I just finished a homework problem for Computer Science 1 (yes, it's homework, but hear me out!). Now, the assignment is 100% complete and working, so I don't need help on it. My question involves the efficiency of an algorithm I'm using (we aren't graded on algorithmic efficiency yet, I'm just really curious).

The function I'm about to present currently uses a modified version of the linear search algorithm (that I came up with, all by myself!) in order to check how many numbers on a given lottery ticket match the winning numbers, assuming that both the numbers on the ticket and the numbers drawn are in ascending order. I was wondering, is there any way to make this algorithm more efficient?

```
/*
* Function: ticketCheck
*
* @param struct ticket
* @param array winningNums[6]
*
* Takes in a ticket, counts how many numbers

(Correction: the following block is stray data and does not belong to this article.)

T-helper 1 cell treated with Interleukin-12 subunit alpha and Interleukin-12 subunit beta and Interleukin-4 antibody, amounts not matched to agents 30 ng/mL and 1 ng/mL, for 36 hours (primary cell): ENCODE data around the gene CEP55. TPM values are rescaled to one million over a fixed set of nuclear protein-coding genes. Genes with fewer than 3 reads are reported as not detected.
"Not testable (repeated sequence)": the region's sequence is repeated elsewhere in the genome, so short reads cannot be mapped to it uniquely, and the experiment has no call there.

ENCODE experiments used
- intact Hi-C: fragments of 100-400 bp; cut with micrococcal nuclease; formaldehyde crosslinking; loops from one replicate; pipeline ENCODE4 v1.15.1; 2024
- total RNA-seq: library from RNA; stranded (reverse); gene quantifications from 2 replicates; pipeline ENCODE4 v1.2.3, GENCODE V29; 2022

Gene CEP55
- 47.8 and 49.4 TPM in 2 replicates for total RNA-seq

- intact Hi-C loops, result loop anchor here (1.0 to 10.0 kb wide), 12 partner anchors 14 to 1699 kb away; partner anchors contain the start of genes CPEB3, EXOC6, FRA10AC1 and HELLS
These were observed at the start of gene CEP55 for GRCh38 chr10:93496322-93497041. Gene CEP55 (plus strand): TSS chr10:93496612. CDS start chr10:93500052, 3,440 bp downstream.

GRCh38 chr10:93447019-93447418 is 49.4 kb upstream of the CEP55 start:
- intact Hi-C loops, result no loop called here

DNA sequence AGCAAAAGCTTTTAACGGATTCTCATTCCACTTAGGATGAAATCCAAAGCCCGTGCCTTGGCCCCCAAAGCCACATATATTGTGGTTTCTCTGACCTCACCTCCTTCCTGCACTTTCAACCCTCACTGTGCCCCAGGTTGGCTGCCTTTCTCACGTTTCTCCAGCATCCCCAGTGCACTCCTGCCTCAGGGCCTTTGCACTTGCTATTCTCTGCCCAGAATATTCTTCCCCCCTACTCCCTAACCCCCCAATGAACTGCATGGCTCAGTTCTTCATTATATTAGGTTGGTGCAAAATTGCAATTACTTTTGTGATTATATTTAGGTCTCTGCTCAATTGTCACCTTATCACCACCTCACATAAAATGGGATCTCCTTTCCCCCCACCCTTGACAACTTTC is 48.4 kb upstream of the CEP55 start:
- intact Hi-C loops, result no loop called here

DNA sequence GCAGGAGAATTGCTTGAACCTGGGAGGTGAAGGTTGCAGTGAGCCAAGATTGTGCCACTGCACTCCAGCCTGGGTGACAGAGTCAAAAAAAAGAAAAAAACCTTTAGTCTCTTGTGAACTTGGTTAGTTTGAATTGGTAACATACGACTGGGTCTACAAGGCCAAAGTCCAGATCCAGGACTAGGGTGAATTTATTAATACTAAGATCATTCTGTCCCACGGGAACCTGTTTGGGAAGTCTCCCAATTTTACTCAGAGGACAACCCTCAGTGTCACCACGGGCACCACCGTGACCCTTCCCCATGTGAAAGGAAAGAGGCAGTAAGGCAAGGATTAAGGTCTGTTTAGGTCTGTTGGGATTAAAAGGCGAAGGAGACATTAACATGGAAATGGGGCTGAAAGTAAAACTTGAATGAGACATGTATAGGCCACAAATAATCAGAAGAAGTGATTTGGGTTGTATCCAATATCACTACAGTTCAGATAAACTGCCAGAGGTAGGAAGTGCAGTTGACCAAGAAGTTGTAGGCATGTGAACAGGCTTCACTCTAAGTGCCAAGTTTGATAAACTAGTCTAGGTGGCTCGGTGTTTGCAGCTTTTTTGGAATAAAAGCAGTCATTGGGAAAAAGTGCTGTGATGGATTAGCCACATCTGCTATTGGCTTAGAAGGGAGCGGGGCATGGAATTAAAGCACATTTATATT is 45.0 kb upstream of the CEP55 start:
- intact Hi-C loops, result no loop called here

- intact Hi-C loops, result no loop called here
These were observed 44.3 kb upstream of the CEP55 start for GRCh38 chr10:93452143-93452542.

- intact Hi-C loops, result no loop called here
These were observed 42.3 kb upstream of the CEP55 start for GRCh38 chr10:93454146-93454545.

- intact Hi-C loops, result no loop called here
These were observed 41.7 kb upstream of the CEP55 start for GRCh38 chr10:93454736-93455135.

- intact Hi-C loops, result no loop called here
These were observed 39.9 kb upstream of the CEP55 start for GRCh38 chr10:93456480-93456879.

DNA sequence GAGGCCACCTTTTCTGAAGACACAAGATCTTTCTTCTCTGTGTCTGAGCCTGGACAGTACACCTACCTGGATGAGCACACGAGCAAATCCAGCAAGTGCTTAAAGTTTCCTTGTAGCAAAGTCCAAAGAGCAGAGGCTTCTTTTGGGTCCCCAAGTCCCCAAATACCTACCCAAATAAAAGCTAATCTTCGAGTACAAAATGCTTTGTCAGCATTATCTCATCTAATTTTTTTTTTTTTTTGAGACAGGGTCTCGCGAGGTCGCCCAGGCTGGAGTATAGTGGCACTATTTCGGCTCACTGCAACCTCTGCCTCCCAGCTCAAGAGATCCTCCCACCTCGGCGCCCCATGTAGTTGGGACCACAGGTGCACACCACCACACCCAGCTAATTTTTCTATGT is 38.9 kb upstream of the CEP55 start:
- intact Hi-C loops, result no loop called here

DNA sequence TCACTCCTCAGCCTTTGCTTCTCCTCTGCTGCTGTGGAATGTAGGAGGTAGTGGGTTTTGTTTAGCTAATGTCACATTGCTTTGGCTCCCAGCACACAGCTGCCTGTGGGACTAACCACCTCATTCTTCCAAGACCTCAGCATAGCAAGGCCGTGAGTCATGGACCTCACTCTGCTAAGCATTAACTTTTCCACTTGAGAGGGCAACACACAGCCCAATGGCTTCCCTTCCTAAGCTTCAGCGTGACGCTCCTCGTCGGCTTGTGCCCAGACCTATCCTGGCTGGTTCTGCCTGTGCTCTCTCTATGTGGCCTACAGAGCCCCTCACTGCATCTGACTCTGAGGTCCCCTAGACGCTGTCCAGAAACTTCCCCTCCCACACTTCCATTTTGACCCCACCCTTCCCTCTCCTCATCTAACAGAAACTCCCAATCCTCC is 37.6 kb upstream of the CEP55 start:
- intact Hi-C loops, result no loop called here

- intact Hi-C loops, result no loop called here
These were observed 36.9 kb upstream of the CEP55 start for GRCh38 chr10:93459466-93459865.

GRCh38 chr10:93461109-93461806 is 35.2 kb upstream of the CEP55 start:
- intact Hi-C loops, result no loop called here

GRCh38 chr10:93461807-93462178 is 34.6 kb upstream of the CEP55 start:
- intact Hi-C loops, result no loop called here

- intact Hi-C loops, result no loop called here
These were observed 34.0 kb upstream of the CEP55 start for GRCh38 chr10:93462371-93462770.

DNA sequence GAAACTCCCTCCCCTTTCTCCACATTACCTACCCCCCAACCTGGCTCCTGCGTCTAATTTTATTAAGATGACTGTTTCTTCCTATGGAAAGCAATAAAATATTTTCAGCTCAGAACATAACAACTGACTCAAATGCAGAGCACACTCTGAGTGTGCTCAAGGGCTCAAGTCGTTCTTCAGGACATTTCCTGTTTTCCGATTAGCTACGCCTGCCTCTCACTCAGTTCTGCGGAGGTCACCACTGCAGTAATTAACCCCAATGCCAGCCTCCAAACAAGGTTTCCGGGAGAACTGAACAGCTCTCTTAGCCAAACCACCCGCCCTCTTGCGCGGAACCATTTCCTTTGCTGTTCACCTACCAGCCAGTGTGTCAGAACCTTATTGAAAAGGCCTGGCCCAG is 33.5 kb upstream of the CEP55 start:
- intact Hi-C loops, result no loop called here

* in the ticket match, and returns the number
* of matches.
*
* Uses a modified linear search algorithm,
* in which the index of the successor to the
* last matched number is used as the index of
* the first number tested for the next ticket value.
*
* @return int numMatches
*/
int ticketCheck( struct ticket ticket, int winningNums[6] )
{
int numMatches = 0;
int offset = 0;
int i;
int j;
for( i = 0; i < 6; i++ )
{
for( j = 0 + offset; j < 6; j++ )
{
if( ticket.ticketNum[i] == winningNums[j] )
{
numMatches++;
offset = j + 1;
break;
}
if( ticket.ticketNum[i] < winningNums[j] )
{
i++;
j--;
continue;
}
}
}
return numMatches;
}
```

`if`

), you keep looking for the same number`i`

(`break;`

). Do you expect either list to have duplicates? That's not how lottery works in my state. The second`if`

is hard to understand, too. It seems to me that the`j--`

is there to undo the`j++`

that is going to be caused by`continue;`

, but frankly, I'd prefer the sight of a clean`goto`

than this kind of trick. – Pascal Cuoq Aug 29 '10 at 17:17